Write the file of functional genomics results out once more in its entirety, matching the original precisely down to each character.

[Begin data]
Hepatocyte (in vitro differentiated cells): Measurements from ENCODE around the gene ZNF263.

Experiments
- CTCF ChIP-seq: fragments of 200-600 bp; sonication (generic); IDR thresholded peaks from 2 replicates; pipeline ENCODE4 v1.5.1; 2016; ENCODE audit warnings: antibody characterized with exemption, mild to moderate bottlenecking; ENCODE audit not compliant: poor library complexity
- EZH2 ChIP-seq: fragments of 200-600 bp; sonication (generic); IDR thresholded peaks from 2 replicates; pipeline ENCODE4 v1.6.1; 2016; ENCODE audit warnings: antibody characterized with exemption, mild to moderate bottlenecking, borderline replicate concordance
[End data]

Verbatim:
Hepatocyte (in vitro differentiated cells): Measurements from ENCODE around the gene ZNF263.

Experiments
- CTCF ChIP-seq: fragments of 200-600 bp; sonication (generic); IDR thresholded peaks from 2 replicates; pipeline ENCODE4 v1.5.1; 2016; ENCODE audit warnings: antibody characterized with exemption, mild to moderate bottlenecking; ENCODE audit not compliant: poor library complexity
- EZH2 ChIP-seq: fragments of 200-600 bp; sonication (generic); IDR thresholded peaks from 2 replicates; pipeline ENCODE4 v1.6.1; 2016; ENCODE audit warnings: antibody characterized with exemption, mild to moderate bottlenecking, borderline replicate concordance